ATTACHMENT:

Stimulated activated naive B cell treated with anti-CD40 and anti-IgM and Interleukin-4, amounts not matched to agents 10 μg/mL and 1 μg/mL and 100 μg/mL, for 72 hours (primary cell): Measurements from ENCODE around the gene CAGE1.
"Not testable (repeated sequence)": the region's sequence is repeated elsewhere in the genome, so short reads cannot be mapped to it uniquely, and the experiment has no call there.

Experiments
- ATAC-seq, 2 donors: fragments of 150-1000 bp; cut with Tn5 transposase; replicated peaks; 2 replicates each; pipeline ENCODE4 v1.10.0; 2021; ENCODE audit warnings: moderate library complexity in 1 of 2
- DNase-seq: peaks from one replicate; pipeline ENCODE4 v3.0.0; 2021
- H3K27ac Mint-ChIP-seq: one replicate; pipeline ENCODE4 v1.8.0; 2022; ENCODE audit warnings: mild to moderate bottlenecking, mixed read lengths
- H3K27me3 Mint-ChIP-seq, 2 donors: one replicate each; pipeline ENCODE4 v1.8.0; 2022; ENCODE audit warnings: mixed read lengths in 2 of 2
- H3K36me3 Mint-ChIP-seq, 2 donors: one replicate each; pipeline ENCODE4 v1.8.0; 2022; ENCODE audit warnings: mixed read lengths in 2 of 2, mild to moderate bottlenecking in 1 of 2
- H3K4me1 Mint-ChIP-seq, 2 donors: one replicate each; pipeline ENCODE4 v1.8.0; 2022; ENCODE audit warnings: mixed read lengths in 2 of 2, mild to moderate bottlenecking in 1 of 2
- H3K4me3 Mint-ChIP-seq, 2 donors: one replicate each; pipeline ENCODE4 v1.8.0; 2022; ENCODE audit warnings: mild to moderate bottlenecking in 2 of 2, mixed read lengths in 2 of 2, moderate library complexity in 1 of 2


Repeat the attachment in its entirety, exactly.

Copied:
Stimulated activated naive B cell treated with anti-CD40 and anti-IgM and Interleukin-4, amounts not matched to agents 10 μg/mL and 1 μg/mL and 100 μg/mL, for 72 hours (primary cell): Measurements from ENCODE around the gene CAGE1.
"Not testable (repeated sequence)": the region's sequence is repeated elsewhere in the genome, so short reads cannot be mapped to it uniquely, and the experiment has no call there.

Experiments
- ATAC-seq, 2 donors: fragments of 150-1000 bp; cut with Tn5 transposase; replicated peaks; 2 replicates each; pipeline ENCODE4 v1.10.0; 2021; ENCODE audit warnings: moderate library complexity in 1 of 2
- DNase-seq: peaks from one replicate; pipeline ENCODE4 v3.0.0; 2021
- H3K27ac Mint-ChIP-seq: one replicate; pipeline ENCODE4 v1.8.0; 2022; ENCODE audit warnings: mild to moderate bottlenecking, mixed read lengths
- H3K27me3 Mint-ChIP-seq, 2 donors: one replicate each; pipeline ENCODE4 v1.8.0; 2022; ENCODE audit warnings: mixed read lengths in 2 of 2
- H3K36me3 Mint-ChIP-seq, 2 donors: one replicate each; pipeline ENCODE4 v1.8.0; 2022; ENCODE audit warnings: mixed read lengths in 2 of 2, mild to moderate bottlenecking in 1 of 2
- H3K4me1 Mint-ChIP-seq, 2 donors: one replicate each; pipeline ENCODE4 v1.8.0; 2022; ENCODE audit warnings: mixed read lengths in 2 of 2, mild to moderate bottlenecking in 1 of 2
- H3K4me3 Mint-ChIP-seq, 2 donors: one replicate each; pipeline ENCODE4 v1.8.0; 2022; ENCODE audit warnings: mild to moderate bottlenecking in 2 of 2, mixed read lengths in 2 of 2, moderate library complexity in 1 of 2